What Happens If...
You Bend the Ends of a Dipole?
You have a space problem. You have seen examples where the ends of a dipole were bent up, down, even sideways to get it to fit. The question is what happens to the characteristics of the antenna?
This is where the modeling of wire antennas is useful.
We start with a standardized half-wave dipole made of #14 American Wire Guide AWG copper wire at 1/2 wavelength high fed at the midpoint. To this we define where to make a bend along each arm by ratio. 0.5 = 50% or halfway, 0.8 = 80% toward the end, 1 = 100% or no bend.
At the bend point think of the arm having a hinge where we can define the any angle of bend for the end section. 0 degrees = straight down, 90 degrees = straight out (no bend), 180 degrees = straight up.
For each point the software calculates the optimum length of wire before bending to give lowest Standing Wave Ratio (SWR) and Ohms reactance when bent. The study is to first determine the operating conditions of the standard, unbent dipole and then progressivly shorten the arms in steps of 0.1 ratio (10%).
4NEC2 Antenna Model: Here
Figure 1 below summarizes the effects on Gain, Change in Length and SWR if the ends are bent down.
It is no surprise that the Gain (red) goes down as the arms are shortened. What is interesting is how little it goes down. At 60% short the gain only drops 0.3 dBi... too little to detect.
Also interesting is that the SWR (blue) for 50 ohm coax drops from 1.38:1 to a perfect 1:1 match when the bend is at the 60% point. A bend shorter than 50% does not look good in terms of higher SWR and lower Gain; the impedance (Z Ohms) drops rapidly.
The curious thing is the middle line (green). At each data point the modeling software optimizes the length of wire for lowest SWR and Reactance (j) for resonance at the target frequency. You can see that the wire length gets a bit longer (greater than 1) as the horizontal arms get shorter, EXCEPT at 40% where the resonant length strangely returns to the starting length. (I would be interested in knowing what the model is seeing there). The maximum length variance is around 4%. If you were not expecting it, I can see where this "ground interaction" at 40% would be confusing when trying to tune the antenna.
The question now is:
What happens if you bend the ends up rather than down?
This is easily modeled by changing the bend angle to 180 degrees... straight up.
In Figure 2 below are the resulting Gain, Change in Length and SWR characteristics:
The answer is, when ends bent up, there is practically no difference in Gain and SWR than if bent down. However, the resonant Length (looking right to left) gets steadly shorter, then flattens past the 50% bend point. If you can figure a way to physically hold the bends in the up position, tuning should be easier. As before, bends shorter than 50% of the arm length do not look good. Doable but the losses add up rapidly.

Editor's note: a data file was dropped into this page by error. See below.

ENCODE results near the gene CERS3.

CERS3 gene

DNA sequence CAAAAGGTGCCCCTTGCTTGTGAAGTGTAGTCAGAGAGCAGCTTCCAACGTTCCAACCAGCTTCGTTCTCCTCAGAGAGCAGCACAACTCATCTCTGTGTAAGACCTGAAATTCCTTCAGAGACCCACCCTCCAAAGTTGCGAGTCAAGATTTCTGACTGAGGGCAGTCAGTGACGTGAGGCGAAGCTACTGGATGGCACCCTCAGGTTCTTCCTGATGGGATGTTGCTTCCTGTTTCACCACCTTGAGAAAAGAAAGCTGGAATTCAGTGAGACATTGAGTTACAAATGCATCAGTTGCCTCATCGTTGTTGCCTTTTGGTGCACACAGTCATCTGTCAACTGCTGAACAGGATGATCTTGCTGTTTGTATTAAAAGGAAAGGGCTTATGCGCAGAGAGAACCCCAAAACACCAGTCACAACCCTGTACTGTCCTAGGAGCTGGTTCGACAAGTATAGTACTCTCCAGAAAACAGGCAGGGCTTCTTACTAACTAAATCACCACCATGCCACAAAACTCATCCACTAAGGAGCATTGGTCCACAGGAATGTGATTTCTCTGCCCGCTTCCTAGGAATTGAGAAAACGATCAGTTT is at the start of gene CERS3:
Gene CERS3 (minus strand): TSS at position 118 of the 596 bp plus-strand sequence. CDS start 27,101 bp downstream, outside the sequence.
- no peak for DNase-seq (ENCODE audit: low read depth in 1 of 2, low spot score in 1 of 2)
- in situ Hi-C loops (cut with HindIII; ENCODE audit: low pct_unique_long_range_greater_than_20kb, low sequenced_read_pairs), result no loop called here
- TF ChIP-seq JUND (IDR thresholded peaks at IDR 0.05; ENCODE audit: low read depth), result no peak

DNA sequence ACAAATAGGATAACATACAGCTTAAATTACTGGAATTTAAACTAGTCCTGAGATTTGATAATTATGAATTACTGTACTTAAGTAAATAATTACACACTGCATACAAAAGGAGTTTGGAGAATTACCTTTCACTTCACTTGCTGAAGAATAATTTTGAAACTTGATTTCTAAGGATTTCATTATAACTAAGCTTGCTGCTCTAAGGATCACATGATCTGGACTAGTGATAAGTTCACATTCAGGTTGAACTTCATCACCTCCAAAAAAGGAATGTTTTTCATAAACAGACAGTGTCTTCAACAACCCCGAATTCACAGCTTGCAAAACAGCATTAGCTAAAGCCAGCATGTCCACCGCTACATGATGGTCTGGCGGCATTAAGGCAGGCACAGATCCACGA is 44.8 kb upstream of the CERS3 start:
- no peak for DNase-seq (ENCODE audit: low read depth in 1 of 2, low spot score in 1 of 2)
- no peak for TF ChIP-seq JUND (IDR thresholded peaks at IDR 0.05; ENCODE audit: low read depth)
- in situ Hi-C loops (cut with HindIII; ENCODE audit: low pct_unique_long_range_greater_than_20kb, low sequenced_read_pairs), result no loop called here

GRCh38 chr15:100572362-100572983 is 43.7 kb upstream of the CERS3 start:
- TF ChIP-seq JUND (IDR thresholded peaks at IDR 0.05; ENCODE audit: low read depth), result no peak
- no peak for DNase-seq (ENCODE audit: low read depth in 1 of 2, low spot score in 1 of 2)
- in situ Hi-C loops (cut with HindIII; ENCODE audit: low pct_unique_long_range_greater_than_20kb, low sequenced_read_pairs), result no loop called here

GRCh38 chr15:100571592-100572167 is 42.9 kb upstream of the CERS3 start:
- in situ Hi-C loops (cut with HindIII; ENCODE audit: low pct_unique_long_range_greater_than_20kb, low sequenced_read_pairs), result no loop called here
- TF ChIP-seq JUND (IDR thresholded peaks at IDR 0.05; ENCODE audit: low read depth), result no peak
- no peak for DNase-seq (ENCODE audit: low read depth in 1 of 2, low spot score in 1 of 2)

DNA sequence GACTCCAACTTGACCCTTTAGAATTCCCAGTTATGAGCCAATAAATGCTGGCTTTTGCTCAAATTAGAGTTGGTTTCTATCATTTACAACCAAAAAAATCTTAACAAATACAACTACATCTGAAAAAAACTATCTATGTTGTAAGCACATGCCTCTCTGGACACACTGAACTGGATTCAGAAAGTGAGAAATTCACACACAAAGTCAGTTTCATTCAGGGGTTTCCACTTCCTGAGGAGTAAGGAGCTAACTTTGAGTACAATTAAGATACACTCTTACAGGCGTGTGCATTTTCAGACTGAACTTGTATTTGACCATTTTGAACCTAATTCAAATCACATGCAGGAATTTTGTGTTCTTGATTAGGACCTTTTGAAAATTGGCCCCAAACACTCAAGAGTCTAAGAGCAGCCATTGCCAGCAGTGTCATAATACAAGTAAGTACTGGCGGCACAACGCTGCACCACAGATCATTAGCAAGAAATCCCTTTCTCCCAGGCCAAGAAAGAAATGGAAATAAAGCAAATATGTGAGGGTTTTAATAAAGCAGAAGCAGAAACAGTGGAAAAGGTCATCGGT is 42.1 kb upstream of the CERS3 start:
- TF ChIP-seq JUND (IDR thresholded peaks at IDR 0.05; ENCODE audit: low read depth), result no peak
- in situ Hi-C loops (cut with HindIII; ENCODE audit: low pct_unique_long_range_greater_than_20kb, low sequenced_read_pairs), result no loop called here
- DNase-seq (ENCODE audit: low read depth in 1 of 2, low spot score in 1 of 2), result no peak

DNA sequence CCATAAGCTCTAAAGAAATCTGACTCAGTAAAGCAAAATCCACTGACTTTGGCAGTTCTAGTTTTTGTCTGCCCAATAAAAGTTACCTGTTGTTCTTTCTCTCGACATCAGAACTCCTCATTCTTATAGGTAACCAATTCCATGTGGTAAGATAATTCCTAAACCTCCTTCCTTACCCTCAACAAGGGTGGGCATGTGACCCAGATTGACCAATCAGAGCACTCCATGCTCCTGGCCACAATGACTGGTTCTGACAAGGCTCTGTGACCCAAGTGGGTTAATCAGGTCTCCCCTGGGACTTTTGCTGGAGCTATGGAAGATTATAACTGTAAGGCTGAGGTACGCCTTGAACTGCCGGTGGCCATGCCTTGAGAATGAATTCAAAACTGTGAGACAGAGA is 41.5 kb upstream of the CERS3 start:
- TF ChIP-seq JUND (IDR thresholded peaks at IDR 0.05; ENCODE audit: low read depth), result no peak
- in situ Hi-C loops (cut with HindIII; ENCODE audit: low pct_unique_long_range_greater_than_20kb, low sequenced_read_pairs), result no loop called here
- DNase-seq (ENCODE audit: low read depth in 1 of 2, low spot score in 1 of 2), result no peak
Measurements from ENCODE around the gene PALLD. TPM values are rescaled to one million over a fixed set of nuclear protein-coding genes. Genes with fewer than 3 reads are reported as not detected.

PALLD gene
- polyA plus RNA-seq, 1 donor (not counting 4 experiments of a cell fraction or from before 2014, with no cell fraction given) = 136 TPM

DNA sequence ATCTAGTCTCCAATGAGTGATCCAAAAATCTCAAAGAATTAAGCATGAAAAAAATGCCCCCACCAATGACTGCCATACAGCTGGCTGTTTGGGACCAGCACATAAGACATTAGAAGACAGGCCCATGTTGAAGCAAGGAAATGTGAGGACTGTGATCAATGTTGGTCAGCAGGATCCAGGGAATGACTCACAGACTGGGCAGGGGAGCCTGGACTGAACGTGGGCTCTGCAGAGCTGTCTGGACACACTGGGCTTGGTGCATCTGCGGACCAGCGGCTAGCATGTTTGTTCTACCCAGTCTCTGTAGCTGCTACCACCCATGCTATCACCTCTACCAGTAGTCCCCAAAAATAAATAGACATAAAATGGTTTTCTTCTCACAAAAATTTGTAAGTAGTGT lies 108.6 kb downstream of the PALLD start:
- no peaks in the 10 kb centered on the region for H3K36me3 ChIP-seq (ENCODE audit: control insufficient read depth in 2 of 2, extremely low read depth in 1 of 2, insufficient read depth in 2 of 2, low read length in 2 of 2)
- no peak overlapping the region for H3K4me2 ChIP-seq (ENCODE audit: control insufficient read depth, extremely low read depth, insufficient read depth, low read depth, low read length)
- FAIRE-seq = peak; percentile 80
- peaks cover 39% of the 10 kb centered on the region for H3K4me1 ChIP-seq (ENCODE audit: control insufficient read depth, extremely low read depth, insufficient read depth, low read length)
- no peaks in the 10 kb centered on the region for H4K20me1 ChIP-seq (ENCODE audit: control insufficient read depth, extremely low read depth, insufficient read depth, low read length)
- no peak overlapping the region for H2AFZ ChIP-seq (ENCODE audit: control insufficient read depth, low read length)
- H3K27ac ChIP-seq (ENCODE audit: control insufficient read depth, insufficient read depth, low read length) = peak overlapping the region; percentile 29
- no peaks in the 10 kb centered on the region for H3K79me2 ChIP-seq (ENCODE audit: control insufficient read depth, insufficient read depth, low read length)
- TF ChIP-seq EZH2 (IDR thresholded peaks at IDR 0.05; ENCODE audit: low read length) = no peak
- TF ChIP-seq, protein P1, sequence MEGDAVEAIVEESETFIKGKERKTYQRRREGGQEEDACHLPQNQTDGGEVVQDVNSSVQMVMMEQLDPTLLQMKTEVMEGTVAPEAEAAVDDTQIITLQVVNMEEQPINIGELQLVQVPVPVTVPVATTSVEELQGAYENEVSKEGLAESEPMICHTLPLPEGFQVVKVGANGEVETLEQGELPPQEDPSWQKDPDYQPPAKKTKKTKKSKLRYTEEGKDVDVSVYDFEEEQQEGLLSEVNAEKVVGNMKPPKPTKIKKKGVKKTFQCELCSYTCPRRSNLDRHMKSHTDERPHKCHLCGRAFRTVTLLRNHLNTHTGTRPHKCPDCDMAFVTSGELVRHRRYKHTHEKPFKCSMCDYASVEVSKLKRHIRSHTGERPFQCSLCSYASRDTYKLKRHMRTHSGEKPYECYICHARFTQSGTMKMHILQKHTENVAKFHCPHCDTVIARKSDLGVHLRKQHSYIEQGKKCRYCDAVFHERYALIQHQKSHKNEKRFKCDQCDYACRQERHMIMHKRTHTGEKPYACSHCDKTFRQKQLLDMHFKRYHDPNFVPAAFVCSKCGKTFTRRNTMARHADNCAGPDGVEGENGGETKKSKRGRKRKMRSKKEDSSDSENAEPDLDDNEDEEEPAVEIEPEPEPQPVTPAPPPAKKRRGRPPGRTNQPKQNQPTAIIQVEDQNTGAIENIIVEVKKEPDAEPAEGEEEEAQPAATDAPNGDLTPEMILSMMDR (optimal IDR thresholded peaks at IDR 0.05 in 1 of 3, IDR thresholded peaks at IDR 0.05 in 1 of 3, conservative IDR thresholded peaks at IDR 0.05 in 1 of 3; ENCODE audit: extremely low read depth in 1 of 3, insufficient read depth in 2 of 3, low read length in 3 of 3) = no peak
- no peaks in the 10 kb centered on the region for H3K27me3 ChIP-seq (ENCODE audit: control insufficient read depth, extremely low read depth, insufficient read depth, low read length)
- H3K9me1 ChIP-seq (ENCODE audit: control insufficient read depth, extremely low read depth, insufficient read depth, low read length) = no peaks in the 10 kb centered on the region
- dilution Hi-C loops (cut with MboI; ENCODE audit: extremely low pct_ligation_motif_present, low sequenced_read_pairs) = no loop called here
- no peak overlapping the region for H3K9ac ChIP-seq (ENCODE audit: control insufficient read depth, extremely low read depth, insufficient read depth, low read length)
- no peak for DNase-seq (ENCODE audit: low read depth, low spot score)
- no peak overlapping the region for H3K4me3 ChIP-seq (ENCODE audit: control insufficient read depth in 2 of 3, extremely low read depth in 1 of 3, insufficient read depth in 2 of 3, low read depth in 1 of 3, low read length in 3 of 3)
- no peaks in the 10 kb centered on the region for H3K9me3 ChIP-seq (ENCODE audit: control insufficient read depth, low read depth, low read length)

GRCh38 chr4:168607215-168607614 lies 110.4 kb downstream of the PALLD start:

So far you have a good idea on what to expect as you bend the ends to shorten a horizontal dipole. It is easy to see why hams have been successfully doing this.
One question remains: What changes occur in the radiation pattern?
The answer is: "not much". See below.
Figure 3. Here is the far field radiation pattern with the arms bent down at the 50% point - which is about as short as you can go with out really noticing signal deterioration.. Comparing this with the standard dipole we note that the red trace on the graph (hor plane) is slightly fatter. Only 6.87 dBi gain vs 7.32 dBi with less of a null at 90 degees; only -1.7 dBi versus -2.7 dBi. The blue trace (Ver plane) still has the signal maxima at 60 degrees (red line) down from vertical and a beam width of 30 degrees (green lines). The 3D radiation pattern of the U-shape is a little shorter and wider than the standard dipole.
With the dipole pointing both vertically and horizontally there must be some mixed polarity in the signal. This could help if you were to contact someone nearby using a vertical antenna. It also may help a bit on DX contacts where there is mixing of polarity from the signal bouncing off ionized layers.
Lets breakout the individual horizontal and vertical radiation using the capabilities of modeling software
Figure 4. The 3D view on the left side is looking down at the radiation pattern of the center part of the antenna where most of the energy is radiated.
The 3D view on the right is the lesser radiation pattern from the vertical arms of the antenna.
Comparing the color ends of the vertical lobes on the right to the color scale, indicates about unity gain - not positive, not negative. Now look at the full 3D radiation view above in Figure 3 and note that the same unity gain is at the transition out of dark blue. You can see where the vertical radiation fills a small part of the usual null off the ends of a horizontal dipole. This "fill-in" effect is less with less bend.
The modeling software makes it clear that you can bend the ends of a horizontal dipole with very little change in antenna performance, just some retuning is required.
Dick Reid, KK4OBI at QSL.net